The incredible thing about Paris is not just the quality of the exhibitions it puts on, but how many of those quality shows it manages to host in a single season. The Grand Palais alone has some 4 or more exhibitions showing at any one time, and as Dominik and I took the long walk around the huge neo-classical structure that is the Grand Palais, we noticed that there were queues lining the building on almost all four sides – testament not just to the popularity of its exhibitions, but also to how many exhibitions were showing in the space of a single (admittedly huge) building.
The benefit of these multiple shows (and also the disadvantage if you fatigue easily) is that when you buy one ticket, you can combine your first exhibition with another – or in fact the lot. So having been wowed all morning by the cubist prowess of Georges Braque, and braked for lunch in an excruciatingly expensive brasserie nearby for snails and an ‘amburger (imagine said in a French accent) we returned to the great palace of art to see the second of their major autumn retrospectives: a show devoted to the work of Felix Vallotton.
Vallotton paintings in the “aesthetic sythetism” style
I wasn’t familiar with either the name Vallotton or his work before I ventured to Paris this autumn. However, as a quasi-member of the French Nabis movement of art, I was already familiar with a number of Vallotton’s artistic allies – Maurice Denis, Pierre Bonnard and Edouard Vuillard being amongst their number. The Nabis were a group of post-impressionist avant-garde artists who took their name from the word Nabi which means a prophet in Hebrew and Arabic. They were so called because they believed that their art revitalised painting in the same way that the ancient prophets had rejuvenated Israel. At the heart of their movement was another term, or style of art, sythetism, which involved the flattening of colour panes and shadows, a heavier reliance on dark outlines, and a preoccupation with the canvas, as “essentially a flat surface covered with colours assembled in a certain order” (so said Maurice Denis). If I was to describe the style in my own words, it would be a painting without depth and perspective, so that the folds of a dress for example would be reduced to a single colour for the shadow and a single colour for the light, with no variation of tone demarking the shape or texture of the material.
Whether or not Felix Callotton, born in Switzerland in 1865, came to adopt the style as a result of the influence of his fellow Nabis is less certain. From the exhibition, it would appear as though Vallotton’s distinctive flattened panes flowed naturally from his brilliant virtuosity with woodcut printmaking. After all, the finish of woodcut will invariably involve the flattening of light and shadow, as the synthesis of two colours or tones – generally black and white – combine together to illustrate all of the details of an image – black for shadow and features; white for light. And having spent a good decade or so of his early career woodcutting for the sake of making money, the suppression of depth and shadow made its way seamlessly into Vallotton’s paintings which followed.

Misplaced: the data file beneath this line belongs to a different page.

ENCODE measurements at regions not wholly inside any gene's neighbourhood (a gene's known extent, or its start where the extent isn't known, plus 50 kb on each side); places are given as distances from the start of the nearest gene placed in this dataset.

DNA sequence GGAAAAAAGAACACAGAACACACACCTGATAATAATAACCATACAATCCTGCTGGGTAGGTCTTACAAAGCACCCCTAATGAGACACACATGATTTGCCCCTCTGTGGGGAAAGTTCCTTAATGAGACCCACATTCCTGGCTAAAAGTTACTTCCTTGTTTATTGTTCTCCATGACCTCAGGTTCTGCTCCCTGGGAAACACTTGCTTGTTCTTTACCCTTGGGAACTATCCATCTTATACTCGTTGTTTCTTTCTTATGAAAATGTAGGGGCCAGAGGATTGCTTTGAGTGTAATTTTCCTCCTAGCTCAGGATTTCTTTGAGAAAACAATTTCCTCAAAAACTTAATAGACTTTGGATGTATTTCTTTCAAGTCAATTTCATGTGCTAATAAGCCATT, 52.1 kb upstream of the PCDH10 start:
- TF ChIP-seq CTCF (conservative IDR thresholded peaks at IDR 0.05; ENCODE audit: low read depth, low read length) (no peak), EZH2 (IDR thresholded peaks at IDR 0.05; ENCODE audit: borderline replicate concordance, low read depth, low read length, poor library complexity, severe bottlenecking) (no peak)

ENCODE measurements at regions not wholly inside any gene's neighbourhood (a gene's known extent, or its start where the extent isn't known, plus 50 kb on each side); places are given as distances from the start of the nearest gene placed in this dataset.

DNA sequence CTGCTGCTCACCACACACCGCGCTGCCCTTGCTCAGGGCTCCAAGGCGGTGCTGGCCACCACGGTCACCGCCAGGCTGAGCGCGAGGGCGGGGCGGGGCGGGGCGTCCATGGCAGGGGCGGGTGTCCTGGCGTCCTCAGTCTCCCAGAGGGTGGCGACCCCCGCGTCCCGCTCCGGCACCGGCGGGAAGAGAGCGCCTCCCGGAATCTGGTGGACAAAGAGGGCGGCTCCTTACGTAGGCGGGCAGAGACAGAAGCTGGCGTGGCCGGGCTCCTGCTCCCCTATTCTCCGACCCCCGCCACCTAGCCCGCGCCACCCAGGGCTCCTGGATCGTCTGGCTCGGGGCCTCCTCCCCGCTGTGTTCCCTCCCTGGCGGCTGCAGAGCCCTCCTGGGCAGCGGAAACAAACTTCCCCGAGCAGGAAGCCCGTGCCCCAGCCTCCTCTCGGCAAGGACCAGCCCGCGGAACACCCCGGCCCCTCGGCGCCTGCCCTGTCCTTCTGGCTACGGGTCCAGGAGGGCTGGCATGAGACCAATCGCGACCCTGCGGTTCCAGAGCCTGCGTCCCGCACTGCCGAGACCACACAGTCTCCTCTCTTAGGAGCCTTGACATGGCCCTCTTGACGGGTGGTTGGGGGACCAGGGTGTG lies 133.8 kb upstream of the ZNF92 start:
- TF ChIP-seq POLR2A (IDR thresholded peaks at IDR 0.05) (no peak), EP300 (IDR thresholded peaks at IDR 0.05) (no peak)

Vallotton’s brilliant woodcuts
Being recently enamoured with all things printmaking, it will not surprise the reader of this post to learn that I was struck first and foremost by these brilliant woodcuts, which are so full of detail and humour for so intricate and painstaking a medium. In Vallotton’s Intimacies series, he depicts the mundane and mediocre interiors of intimate home settings, but always his images are full of drama, whether it be because of his captivating use of shadow, or the sense of scandal and emotional anxiety which is suggested. From these prints, Vallotton went on to depict brilliantly the everyday street scenes of his Paris surroundings, doing so with whimsical detailing and a surprising attention to detail, and while Vallotton later abandoned woodcutting when the trade had left him sufficiently well furnished with money, his return to the medium to depict the First World War in his This is War! series in 1916 saw him create prints which were equally brilliant, despite the more serious tone of the subject matter.
As to Vallotton’s paintings, I adored the colourful products of his sythetism era, where the influence of his printmaking and the Nabis resulted in works where the subject matter become secondary to the overall pictorial patterning which was being created across the canvas. Just look at his painting of a theatre box for example (“Box seats at the theatre), a canvas which could quite possibly be a Rothko with its simple horizonal colour planes, and which only becomes more figurative thanks to the simple shapes denoting the two occupants of the box and that masterly glove with its single-coloured mauve shadow, suggesting an emotional dimension to the story being depicted.
Less impressive, sadly, were the works which Vallotton went on to create in his later career, as he abandoned synthetism and the Nabis, and sought to concentrate on depicting primarily the nude, and latterly huge mythological parodies which were more Disney than anything else. Thank goodness that at the end of his career, and at the end of this show, Vallotton chose to return to the medium of woodcut which, despite their depleted tonal palette and reduction of depth and realism, are perhaps the most captivating and visceral works of all.
All a bit “Disney”- Vallotton’s mythological parodies
Felix Vallotton: The Fire Under the Ice is on at the Grand Palais, Paris until 20th January 2014
- Paris | Art tour 2013 – Braque (daily-norm.com)
- Paris | Art tour 2013 – Kahlo and Rivera (daily-norm.com)
- Vallotton at the Grand Palais: Another block-buster many of whose works are new (to me). (johntalbottsparis.typepad.com)